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Race and Slavery in the Atlantic World: Assignment one, critical primary source analysis of Narrative of the Life of Frederick Douglass, An American Slave.

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Introduction

Race and Slavery in the Atlantic World: Assignment one, critical primary source analysis of Narrative of the Life of Frederick Douglass, An American Slave. The Slavery Abolition Act of 1833 across the British Empire set the ball in motion for the eventual dismantling of the slave trade throughout the world, especially enhancing the American abolition movement, which regarded slave narratives as vital towards attaining their goal. They gave a crucial insight as to how slaves were treated, not as people, but as possessions. The narrative of Frederick Douglass is no exception; in fact it is regarded as the most prominent of slave narratives, primarily because its publication secured Douglass' status as a figurehead of the abolitionist movement, 'between 1841 and 1844 Douglass toured several states giving speeches on abolitionism.' (Baker, 1986,p1) This was made even more remarkable by the fact Douglass was still a fugitive slave in the north, for a slave to be giving inspiring speeches and have excellent oratory skill was unheard of: I rose, and declared that Patrick Henry, of revolutionary fame, never made a speech more eloquent in the cause of liberty, than the one we had just listened to from the lips of that hunted fugitive. ...read more.

Middle

This also highlights another key purpose, the lack of education slaves got under their masters. The content of the narrative describes Douglass' life as a slave in vivid detail, in the first few chapters he describes how he grew up without a mother 'My mother and I were separated at a young age.' (Douglass, 1986, p48) It is also within these chapters that he describes the first time he witnessed the sheer brutality their masters could bestow on the slaves. Between chapters five and seven are the chapters where the abolitionist seeds are first planted, all spurring from the aforementioned quote where he is prevented from learning to read. This inspires him, not only to read, but how to break away from slavery from that moment, I understood the pathway from slavery to freedom.' (Douglass, 1986, p78) Douglass eventually returned to Mr Auld as a slave, and later on in the narrative he goes into more detail of how cruel this man could actually be, he describes how much food four slaves were given to eat, 'we were allowed less than half of a bushel of corn-meal per week, and very little else' (Douglass, 1986, p96). ...read more.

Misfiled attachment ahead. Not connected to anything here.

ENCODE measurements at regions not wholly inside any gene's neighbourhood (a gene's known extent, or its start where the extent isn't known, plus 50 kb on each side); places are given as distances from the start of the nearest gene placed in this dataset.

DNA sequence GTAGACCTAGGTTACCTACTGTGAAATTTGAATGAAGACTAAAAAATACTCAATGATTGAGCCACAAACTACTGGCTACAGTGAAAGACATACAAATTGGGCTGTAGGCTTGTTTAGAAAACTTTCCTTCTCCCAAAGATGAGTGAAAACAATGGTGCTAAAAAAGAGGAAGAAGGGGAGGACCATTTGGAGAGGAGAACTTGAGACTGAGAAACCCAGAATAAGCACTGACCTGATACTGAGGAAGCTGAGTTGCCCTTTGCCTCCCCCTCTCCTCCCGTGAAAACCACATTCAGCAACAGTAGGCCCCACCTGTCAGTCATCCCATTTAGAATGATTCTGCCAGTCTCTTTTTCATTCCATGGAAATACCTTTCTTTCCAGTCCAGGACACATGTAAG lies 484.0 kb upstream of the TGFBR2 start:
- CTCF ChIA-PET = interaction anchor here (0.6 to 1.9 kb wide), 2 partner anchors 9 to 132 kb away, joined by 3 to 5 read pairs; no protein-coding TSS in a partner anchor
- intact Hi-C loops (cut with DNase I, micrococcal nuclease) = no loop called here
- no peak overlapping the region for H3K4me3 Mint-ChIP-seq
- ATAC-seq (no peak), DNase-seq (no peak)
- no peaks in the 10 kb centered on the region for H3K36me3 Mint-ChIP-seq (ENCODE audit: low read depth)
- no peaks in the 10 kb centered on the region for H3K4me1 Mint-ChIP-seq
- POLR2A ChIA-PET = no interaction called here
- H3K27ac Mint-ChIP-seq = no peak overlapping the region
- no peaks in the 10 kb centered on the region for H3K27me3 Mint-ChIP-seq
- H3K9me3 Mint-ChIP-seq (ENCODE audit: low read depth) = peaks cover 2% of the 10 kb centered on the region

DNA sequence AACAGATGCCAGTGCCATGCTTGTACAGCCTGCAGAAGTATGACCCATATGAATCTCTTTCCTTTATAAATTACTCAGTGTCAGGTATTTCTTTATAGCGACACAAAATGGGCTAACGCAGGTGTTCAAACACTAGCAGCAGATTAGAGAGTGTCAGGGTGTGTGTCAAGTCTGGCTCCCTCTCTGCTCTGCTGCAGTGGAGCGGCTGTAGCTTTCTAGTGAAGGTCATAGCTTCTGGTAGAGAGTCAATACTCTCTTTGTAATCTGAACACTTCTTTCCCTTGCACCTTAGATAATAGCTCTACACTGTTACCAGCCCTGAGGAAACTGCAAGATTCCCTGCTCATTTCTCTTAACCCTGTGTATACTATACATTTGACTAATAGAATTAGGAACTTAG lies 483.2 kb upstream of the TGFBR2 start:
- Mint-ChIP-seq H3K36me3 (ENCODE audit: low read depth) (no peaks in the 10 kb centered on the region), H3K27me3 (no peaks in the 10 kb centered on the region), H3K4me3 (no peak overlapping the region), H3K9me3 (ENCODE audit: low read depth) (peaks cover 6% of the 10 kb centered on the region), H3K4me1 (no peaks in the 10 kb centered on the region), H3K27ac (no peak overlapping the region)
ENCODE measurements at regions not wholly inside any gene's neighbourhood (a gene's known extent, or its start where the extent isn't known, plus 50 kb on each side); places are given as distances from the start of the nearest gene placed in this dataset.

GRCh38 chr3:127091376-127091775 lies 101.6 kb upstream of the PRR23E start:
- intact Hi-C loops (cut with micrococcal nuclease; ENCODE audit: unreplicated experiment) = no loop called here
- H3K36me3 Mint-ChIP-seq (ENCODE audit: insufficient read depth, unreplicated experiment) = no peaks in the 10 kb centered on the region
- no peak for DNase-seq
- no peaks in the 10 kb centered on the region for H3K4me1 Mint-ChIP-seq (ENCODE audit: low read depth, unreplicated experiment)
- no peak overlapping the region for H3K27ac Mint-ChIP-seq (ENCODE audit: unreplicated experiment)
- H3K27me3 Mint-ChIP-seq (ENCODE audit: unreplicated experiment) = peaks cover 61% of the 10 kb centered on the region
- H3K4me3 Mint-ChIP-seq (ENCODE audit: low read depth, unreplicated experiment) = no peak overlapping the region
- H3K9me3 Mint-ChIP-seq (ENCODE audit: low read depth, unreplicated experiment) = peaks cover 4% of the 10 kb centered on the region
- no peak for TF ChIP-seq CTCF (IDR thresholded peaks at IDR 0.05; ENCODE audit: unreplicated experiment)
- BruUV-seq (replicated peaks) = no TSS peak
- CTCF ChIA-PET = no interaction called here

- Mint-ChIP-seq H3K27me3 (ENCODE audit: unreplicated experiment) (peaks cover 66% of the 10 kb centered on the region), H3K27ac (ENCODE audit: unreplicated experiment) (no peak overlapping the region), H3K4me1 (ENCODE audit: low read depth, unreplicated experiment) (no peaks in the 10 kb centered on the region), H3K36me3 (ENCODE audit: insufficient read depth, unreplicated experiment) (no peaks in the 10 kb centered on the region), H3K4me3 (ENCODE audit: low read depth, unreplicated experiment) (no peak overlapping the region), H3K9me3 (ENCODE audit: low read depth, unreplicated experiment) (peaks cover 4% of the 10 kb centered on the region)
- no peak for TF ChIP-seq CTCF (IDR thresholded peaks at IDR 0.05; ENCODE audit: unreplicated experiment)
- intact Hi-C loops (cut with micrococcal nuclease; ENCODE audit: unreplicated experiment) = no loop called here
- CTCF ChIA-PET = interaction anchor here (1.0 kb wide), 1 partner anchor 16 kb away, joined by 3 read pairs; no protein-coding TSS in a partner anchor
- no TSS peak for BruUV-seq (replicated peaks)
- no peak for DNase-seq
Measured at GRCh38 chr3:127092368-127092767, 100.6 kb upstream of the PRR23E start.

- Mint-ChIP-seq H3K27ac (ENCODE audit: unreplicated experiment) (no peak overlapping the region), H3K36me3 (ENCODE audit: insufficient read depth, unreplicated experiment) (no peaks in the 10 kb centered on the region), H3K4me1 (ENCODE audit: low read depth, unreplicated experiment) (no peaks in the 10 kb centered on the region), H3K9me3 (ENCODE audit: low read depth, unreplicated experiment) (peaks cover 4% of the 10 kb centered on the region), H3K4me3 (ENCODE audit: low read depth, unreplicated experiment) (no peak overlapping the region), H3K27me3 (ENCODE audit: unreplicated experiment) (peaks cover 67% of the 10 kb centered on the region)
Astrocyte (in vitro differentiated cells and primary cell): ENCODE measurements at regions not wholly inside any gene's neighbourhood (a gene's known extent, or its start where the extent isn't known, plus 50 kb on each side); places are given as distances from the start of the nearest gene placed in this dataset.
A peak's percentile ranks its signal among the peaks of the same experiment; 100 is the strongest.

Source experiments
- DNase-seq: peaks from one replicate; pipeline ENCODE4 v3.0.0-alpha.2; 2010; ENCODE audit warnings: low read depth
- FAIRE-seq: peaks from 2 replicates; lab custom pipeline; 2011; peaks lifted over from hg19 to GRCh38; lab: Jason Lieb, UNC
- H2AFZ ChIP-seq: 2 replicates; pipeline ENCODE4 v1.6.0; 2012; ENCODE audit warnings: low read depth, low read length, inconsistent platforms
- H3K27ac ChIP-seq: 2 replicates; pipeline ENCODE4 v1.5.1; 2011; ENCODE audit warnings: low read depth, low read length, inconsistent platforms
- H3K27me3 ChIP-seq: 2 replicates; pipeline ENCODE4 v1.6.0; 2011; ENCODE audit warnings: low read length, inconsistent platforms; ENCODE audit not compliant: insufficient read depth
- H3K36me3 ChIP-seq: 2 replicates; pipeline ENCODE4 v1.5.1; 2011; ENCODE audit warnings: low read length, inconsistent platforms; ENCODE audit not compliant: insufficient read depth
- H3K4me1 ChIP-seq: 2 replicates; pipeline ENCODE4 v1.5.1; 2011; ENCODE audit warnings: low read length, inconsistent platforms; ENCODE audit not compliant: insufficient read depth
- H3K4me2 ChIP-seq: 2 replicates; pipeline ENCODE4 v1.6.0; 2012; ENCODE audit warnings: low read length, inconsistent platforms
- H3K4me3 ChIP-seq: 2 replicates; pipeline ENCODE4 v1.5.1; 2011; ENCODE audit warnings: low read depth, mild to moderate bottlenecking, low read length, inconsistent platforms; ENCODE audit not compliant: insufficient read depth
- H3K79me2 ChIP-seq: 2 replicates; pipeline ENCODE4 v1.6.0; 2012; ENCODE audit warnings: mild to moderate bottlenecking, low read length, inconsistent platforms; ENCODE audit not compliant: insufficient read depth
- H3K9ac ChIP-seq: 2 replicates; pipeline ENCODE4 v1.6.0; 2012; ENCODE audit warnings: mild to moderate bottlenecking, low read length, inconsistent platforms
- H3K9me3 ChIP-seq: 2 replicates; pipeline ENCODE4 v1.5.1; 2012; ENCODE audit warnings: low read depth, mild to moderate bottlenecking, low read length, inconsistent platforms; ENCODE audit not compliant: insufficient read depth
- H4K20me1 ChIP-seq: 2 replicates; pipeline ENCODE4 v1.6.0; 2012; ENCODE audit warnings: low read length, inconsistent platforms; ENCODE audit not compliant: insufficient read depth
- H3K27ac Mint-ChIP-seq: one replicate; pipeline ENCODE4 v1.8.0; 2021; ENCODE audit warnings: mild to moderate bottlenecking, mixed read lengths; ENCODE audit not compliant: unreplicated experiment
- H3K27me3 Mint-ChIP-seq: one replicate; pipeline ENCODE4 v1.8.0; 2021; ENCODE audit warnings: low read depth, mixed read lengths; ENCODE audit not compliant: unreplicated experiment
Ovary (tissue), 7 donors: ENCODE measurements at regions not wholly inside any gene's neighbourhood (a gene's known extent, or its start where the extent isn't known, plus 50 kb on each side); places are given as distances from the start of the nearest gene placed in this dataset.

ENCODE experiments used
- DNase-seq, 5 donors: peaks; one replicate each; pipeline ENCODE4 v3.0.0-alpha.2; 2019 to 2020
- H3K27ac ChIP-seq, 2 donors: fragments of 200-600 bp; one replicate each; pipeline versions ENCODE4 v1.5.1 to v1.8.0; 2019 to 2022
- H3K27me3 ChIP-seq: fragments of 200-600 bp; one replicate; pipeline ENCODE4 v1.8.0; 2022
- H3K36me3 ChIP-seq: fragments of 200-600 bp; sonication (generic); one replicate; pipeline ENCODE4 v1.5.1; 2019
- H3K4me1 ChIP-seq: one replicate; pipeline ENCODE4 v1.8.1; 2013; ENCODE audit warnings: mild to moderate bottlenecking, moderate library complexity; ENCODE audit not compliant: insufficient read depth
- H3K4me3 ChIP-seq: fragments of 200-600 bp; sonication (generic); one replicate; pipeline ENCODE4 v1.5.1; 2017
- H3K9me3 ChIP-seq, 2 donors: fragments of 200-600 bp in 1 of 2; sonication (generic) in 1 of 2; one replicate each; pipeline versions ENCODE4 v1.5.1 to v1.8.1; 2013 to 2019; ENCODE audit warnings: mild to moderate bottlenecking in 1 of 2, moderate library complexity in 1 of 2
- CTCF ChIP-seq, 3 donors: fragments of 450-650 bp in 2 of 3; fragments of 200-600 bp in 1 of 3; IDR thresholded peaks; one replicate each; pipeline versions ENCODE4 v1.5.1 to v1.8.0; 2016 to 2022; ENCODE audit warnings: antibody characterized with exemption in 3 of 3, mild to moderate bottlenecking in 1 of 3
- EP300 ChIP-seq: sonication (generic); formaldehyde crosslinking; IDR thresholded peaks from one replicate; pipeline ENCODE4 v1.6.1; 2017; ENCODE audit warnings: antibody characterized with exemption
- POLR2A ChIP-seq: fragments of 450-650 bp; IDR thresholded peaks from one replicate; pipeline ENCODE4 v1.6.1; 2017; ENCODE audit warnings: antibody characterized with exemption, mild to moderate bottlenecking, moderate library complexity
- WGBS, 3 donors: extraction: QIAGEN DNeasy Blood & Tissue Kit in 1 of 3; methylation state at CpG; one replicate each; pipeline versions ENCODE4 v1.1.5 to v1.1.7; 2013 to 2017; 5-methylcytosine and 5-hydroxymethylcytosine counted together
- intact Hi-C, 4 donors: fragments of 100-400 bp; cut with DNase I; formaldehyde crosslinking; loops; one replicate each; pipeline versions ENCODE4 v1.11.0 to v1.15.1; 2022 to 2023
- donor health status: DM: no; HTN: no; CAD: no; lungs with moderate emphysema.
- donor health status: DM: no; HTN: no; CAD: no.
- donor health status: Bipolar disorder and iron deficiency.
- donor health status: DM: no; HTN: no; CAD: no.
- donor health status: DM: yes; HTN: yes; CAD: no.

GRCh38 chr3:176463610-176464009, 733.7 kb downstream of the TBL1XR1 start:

Conclusion

It is difficult to find any traces of archaic language other than expected topical words such as 'n***o-breaker' (Douglass, 1986, p117), the other examples are that of imperial measures such as 'half-bushel' (Douglass, 1986, p108). The ability to convey his thought and feeling combined with descriptive, non-archaic vocabulary make the narrative easy to understand and to engross the reader, even over a century later. It is difficult to criticise the narrative, it is easy to understand, follow, and gives a clear insight as to how slaves were treated and how they lived. It was also the first narrative to be published by the Anti-Slavery office in 1845, which gives a clear indicator as to how important Douglass' work actually was, and still is to historians. It is due to work like this, which set the trend for slave narratives, and lead to historians such as Olney and Taylor even setting conventions for which slave narratives are written. Douglass' narrative stands out from others as he is not hindered by his low levels of vocabulary, this coupled with the time it was published is what has made it such a success, by 1860 thirty-thousand copies had been sold while slavery was still rife showing how important the text was, and is. ...read more.

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